Visualising Successful Performance
The tool I’m going to discuss in this post is one I firmly believe every athlete should be using. As a competitor, I reaped the benefits from using it, as a coach I’ve helped my gymnasts develop and learn skills with it and in my role providing sports psychology support I’ve helped athletes build their confidence and control their anxiety by using it. The tool I’m talking about is imagery, or some of you may know it better as visualisation.
There are many examples of highly successful athletes using imagery to help them perform. Wayne Rooney uses it to see himself scoring goals or playing well. Jessica Ennis-Hill used it to perfect her technique. Jonny Wilkinson used it to help him deal with performing under pressure.
So how does it work? Why don’t we use it enough in sport?
Imagery is the mental picture you create in your head to rehearse your sport, using all of your senses to create a real and vivid picture. Research shows that when used alongside real practice, imagery can improve performance more than just real practice alone. It doesn’t only influence your performance either – it can also affect how you feel psychologically, your emotions and how you think tactically.
How does imagery have this impact? Think back to a time where you did something really well, whether that’s as a coach, a gymnast or even just generally in your life. Picture that thing. Re-live that moment. What you did. How it felt.
How has thinking about that made you feel? I can imagine it’s made you feel really good, given you a bit of a boost in mood. Now, think about the impact that could have if you used that regularly when preparing for a competition. And when I talk about preparing, this is not just in lead up to the competition. Visualisation can be used whilst you’re warming up, waiting to compete, walking over to the trampoline. Imagine those good feelings you just experienced and then taking them with you as you step onto the trampoline, prepared, confident and ready to go.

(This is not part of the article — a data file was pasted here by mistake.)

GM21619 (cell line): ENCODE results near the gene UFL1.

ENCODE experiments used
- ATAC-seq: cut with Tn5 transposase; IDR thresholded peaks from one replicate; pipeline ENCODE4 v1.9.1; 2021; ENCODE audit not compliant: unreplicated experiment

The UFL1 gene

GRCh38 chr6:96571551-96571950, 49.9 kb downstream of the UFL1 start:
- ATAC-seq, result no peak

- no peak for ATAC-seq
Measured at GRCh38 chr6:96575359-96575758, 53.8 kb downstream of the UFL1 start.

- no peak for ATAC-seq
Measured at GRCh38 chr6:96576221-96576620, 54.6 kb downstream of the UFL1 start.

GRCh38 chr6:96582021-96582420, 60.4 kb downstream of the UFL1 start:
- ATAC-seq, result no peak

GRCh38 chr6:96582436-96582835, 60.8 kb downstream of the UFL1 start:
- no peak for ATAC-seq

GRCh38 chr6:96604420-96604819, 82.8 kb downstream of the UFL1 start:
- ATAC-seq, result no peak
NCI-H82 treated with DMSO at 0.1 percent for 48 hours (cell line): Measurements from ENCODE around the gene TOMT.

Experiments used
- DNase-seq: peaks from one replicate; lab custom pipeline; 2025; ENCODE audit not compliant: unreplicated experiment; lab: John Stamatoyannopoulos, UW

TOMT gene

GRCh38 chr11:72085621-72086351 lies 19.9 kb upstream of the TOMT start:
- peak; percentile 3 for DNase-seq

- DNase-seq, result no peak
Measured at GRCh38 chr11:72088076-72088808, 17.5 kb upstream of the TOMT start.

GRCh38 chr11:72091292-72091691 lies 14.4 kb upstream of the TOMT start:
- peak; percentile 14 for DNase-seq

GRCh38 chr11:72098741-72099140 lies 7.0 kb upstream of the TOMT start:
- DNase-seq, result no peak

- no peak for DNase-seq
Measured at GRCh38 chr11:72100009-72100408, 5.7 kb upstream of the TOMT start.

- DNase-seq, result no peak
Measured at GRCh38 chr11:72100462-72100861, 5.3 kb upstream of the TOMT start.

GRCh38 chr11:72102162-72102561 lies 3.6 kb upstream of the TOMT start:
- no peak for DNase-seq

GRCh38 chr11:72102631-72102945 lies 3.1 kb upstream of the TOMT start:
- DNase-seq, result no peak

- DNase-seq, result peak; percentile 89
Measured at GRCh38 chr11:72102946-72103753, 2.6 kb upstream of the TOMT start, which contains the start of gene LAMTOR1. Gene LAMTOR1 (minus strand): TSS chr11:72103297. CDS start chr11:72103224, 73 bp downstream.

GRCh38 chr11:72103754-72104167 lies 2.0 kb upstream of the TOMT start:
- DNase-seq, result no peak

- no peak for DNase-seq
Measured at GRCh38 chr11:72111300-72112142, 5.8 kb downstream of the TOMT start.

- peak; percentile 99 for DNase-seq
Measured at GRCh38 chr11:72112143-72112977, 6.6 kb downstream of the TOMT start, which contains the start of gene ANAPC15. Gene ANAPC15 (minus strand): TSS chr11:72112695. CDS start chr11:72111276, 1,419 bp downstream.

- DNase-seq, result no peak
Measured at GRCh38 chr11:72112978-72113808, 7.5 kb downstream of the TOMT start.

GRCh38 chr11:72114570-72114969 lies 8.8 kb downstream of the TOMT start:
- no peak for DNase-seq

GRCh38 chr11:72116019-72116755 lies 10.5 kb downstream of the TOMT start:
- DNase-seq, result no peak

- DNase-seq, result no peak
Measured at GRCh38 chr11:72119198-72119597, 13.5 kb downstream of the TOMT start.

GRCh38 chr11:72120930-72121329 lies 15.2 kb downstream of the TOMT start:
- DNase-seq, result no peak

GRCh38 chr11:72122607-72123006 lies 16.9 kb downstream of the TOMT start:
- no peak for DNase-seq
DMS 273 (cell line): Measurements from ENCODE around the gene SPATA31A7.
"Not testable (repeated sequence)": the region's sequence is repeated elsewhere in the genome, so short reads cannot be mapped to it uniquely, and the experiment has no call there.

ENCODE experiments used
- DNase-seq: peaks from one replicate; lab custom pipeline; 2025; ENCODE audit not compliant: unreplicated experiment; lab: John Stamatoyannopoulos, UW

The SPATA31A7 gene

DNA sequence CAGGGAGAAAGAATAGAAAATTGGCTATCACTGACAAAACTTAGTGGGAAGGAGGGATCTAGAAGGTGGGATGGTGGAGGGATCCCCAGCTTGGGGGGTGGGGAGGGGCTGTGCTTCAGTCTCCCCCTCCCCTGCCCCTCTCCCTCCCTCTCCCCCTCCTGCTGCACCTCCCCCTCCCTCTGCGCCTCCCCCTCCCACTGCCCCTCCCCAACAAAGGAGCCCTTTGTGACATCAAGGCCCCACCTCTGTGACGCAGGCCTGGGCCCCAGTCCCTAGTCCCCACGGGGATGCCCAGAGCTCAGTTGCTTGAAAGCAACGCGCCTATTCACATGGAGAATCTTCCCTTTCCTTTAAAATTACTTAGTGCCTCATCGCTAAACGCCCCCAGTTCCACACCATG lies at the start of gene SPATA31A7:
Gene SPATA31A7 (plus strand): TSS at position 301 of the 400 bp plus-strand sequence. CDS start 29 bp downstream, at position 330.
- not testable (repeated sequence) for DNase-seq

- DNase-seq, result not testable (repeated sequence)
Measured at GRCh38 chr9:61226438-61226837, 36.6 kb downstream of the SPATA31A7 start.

The use of visualisation can help you to learn critical skills and strategies, for example coping with and mastering challenging situations or seeing success and preparing for competitions. They can help you to regulate your anxiety levels, control your focus and to make you feel more confident and motivated.
Imagery is a universally used skill because of its versatility. All it takes is a little imagination and the different scenarios it could be used for are endless. I’ve worked with athletes who would get worried about getting to a venue late and not knowing where they are going, or where the toilets are, or if the audience would be close to the equipment. So we have worked together to research the venue and identify all the different scenarios they could possibly encounter. Using visualisation we then imagined these scenarios so that if any of them did arise, they would know what to do and how to respond.
So how can you help yourself or your performers?
Think about the times your own or your performers’ nerves may have got the better of their performance, or when you haven’t felt mentally prepared. How did that affect your focus and attention? How much control did you have over your emotions?